"Recognizing that not everyone shares the same personal-boundary line is essential to maintaining a pleasant and professional workplace environment," says Roshini Rajkumar, national speaker and communication/image expert.
"Remember that personal touch is not about intention, but rather, how it is perceived by the person receiving the touch. If they are uncomfortable, then the touch is wrong. Be aware of co-workers' personal boundaries before entering into a 'physical relationship' with them, no matter how passive or limited the touch."
Respect cultural differences Someone's comfort level for workplace affection may be influenced by their age, upbringing or cultural background. While some cultures embrace hugging, others show respect or thanks in other ways, so it's important to keep such differences in mind.
Also consider one's gender and role within the company. Hugging someone of another gender could more easily be misconstrued than hugging someone of the same sex. There may be sensitivities around hugging a boss or subordinate but not necessarily around hugging a peer.
"Keep in mind the recipient's gender and ethnicity," Rajkumar says. "Different cultures have different boundaries. Generations have different expectations as well. Today's younger generation is more touchy-feely, while the older generation is more formal."
Watch how you hug There are different ways you can hug someone, and they can mean different things. Hugging from the front or back may be awkward, but a casual side hug could appear less threatening and personal.
"A big smothering bear hug may not be appropriate, but the handshake and one arm around the shoulder hug — which tends to be more of a hit-and-run type of hug — could work fine," says Regina Barr, founder and CEO of Red Ladder Inc., a consulting, executive coaching and speaking company. "The latter hug might be more comfortable for folks in the workplace, because it’s a hybrid hug."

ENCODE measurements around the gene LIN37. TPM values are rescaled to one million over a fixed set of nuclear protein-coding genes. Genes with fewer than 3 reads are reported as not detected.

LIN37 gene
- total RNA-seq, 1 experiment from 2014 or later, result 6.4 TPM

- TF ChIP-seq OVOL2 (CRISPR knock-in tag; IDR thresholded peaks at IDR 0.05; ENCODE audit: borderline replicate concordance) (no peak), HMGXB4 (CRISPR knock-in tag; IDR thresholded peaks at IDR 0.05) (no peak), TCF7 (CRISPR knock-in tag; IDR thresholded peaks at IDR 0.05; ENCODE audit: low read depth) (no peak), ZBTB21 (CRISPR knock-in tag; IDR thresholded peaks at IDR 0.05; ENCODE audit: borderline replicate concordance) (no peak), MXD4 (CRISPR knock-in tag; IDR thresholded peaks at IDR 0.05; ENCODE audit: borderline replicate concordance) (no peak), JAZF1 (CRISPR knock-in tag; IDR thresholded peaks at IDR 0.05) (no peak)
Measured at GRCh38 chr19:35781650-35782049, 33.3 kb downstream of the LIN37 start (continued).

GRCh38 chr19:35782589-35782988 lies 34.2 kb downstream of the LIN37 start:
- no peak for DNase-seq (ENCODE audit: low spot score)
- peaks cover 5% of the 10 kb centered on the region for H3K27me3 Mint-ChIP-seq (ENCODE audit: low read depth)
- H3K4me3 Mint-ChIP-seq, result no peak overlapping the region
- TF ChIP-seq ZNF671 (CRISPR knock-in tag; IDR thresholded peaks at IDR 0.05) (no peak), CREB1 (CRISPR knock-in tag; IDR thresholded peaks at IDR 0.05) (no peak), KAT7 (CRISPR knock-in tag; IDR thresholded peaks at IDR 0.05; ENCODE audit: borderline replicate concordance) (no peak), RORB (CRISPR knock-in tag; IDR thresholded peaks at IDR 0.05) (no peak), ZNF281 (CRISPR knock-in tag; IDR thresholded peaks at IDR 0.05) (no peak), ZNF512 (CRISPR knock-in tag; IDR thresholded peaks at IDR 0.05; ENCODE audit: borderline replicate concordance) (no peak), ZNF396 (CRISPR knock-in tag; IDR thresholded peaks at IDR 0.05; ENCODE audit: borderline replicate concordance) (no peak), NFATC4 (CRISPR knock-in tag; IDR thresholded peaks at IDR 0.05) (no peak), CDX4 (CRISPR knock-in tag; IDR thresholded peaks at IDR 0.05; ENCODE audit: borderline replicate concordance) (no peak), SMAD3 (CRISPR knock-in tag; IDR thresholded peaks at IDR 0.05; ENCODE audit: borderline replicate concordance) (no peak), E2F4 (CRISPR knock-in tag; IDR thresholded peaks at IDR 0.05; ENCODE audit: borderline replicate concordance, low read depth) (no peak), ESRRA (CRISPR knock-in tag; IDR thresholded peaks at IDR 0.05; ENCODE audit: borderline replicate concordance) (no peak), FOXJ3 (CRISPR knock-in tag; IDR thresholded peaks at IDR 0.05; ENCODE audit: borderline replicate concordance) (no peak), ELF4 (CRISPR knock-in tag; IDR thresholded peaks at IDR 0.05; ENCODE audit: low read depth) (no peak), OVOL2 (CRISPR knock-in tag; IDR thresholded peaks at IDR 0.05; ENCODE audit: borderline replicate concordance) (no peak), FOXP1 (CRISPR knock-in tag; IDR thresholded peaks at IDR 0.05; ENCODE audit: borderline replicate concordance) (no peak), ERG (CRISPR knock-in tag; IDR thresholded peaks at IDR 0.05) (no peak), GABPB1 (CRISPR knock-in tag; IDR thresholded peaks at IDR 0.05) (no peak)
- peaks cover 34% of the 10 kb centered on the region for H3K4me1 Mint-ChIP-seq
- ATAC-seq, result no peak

If in doubt, handshake it out "If you work in a friendly/casual environment, you may be able to substitute hugging for handshaking, but when in doubt, don’t hug," Rajkumar suggests. "It’s usually best to err on the side of caution when it comes to physical displays of affection. Consider a big smile and enthusiastically clasping your hands together while you express gratitude verbally as an alternative." Rajkumar also recommends high fives or shoulder claps as some other ways to communicate physically without overstepping.
While there’s no right answer to whether or not hugging in the workplace is appropriate, there's still no argument that a good hug can make someone's day a little brighter. Just make sure it's warranted and welcomed.
Copyright © 2012, Chicago Tribune
The software dev environment you are speaking of also arose because of supply and demand. If there aren't a lot of competent Java scripters, then management will cater to them more. And having a looser working environment is a cheap way to do that (have you worked in a company with a ping-pong or foosball table? I have - and, frankly, I'd rather have the money). But if the number of Java developers became greater, if the market were flooded with them, most management would be a lot less free with the perks and a lot stricter about behaviors.